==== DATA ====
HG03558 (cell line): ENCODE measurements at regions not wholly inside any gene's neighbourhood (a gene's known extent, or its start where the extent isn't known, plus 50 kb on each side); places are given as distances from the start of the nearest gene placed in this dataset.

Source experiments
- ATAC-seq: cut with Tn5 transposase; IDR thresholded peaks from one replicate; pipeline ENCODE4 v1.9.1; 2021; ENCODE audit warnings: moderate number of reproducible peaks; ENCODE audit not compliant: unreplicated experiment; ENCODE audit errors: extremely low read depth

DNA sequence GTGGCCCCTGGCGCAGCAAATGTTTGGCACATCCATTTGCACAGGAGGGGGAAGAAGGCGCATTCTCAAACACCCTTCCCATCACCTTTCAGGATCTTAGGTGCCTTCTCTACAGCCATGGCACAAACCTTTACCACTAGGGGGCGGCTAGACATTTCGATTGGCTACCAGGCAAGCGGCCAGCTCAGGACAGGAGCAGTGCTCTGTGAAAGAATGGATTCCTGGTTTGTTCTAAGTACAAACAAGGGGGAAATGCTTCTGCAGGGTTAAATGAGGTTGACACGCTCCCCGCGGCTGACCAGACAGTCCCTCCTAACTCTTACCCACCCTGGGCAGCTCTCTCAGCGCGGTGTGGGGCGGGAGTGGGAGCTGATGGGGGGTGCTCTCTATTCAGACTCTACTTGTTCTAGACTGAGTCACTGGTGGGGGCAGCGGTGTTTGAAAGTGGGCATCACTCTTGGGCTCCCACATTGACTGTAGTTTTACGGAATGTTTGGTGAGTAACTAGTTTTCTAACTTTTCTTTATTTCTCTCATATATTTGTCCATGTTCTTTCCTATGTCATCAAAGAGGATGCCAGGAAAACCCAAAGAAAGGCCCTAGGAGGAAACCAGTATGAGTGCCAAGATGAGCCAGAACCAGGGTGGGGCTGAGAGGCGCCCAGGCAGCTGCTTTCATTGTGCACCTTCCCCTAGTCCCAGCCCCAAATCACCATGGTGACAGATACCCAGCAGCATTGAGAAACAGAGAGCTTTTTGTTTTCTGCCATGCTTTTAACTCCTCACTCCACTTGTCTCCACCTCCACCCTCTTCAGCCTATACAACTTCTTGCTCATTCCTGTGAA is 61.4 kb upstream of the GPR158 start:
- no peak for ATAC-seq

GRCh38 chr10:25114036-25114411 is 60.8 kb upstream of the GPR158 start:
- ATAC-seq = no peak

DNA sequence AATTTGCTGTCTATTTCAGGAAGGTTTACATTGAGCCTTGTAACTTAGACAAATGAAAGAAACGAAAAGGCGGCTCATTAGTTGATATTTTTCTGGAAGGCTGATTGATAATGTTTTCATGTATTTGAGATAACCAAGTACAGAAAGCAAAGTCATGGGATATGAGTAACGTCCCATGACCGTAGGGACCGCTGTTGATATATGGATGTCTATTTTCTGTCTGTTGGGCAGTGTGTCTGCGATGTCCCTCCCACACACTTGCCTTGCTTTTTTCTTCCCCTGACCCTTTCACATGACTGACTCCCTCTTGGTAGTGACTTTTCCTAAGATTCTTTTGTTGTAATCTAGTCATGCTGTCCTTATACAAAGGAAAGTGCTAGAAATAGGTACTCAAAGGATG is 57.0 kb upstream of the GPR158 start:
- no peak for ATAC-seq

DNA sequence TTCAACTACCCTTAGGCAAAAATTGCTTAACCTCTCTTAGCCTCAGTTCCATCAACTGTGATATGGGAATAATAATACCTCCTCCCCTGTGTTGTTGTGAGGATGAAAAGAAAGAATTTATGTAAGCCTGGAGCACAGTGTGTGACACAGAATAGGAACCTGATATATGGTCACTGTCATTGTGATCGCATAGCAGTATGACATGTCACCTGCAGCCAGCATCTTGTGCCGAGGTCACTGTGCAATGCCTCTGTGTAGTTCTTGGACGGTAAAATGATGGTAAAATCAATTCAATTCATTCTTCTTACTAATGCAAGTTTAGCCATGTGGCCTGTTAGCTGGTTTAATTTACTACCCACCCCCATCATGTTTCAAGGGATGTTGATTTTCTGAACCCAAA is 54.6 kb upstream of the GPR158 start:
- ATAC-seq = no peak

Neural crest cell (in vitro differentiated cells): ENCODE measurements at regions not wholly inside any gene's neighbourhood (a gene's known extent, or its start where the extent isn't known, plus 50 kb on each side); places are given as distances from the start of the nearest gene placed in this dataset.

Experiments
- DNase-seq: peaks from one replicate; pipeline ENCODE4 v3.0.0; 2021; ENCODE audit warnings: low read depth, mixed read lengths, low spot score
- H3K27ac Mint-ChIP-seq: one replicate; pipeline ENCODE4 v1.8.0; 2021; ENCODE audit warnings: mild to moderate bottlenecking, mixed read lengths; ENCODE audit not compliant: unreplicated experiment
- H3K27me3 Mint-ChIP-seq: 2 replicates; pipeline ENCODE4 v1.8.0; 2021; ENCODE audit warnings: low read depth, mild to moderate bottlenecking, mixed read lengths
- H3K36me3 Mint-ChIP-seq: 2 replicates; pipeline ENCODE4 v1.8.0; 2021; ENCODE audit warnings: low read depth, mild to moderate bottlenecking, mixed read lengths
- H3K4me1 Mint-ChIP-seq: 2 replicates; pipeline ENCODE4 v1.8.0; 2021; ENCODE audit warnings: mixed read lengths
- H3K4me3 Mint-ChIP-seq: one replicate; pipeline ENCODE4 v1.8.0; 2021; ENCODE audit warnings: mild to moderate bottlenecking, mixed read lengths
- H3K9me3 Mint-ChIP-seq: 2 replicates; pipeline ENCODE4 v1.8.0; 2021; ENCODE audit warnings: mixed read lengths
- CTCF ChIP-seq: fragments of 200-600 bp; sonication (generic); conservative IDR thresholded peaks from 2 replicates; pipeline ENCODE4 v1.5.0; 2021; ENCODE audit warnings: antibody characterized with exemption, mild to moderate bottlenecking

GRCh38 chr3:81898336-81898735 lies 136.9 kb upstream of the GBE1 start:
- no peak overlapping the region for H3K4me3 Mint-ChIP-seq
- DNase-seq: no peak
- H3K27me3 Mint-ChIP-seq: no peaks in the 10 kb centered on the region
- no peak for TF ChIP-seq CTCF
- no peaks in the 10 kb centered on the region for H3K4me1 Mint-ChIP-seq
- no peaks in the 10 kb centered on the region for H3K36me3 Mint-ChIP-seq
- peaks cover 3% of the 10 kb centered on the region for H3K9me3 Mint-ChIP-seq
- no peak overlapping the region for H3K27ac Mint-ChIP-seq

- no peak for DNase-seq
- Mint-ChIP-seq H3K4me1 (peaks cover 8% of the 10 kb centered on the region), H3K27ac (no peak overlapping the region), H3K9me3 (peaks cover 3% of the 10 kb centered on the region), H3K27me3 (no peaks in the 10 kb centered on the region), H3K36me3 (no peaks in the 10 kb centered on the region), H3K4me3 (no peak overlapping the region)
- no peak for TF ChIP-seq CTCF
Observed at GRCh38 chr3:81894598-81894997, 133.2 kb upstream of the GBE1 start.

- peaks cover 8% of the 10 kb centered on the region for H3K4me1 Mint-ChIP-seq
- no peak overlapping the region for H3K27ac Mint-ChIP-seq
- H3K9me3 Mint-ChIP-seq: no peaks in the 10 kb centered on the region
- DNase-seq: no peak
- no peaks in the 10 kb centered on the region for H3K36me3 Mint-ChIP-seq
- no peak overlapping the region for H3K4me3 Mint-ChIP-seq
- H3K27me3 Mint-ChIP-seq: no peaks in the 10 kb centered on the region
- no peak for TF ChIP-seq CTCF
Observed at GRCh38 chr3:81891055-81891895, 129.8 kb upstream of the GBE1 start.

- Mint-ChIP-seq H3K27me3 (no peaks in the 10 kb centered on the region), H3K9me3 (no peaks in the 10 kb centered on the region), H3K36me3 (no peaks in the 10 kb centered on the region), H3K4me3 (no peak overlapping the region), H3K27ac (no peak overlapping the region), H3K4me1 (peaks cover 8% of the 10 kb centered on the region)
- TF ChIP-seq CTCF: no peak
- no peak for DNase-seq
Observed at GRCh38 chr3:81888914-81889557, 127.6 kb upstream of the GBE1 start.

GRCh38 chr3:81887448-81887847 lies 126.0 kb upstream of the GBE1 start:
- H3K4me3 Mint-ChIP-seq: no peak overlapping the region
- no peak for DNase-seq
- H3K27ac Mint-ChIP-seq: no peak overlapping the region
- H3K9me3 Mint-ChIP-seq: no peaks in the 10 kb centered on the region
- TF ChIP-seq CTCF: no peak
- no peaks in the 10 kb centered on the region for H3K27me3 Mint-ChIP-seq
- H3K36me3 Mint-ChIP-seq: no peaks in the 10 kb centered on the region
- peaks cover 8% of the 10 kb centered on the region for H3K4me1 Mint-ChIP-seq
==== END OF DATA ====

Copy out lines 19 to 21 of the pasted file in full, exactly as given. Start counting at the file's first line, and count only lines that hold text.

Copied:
- H3K4me3 Mint-ChIP-seq: one replicate; pipeline ENCODE4 v1.8.0; 2021; ENCODE audit warnings: mild to moderate bottlenecking, mixed read lengths
- H3K9me3 Mint-ChIP-seq: 2 replicates; pipeline ENCODE4 v1.8.0; 2021; ENCODE audit warnings: mixed read lengths
- CTCF ChIP-seq: fragments of 200-600 bp; sonication (generic); conservative IDR thresholded peaks from 2 replicates; pipeline ENCODE4 v1.5.0; 2021; ENCODE audit warnings: antibody characterized with exemption, mild to moderate bottlenecking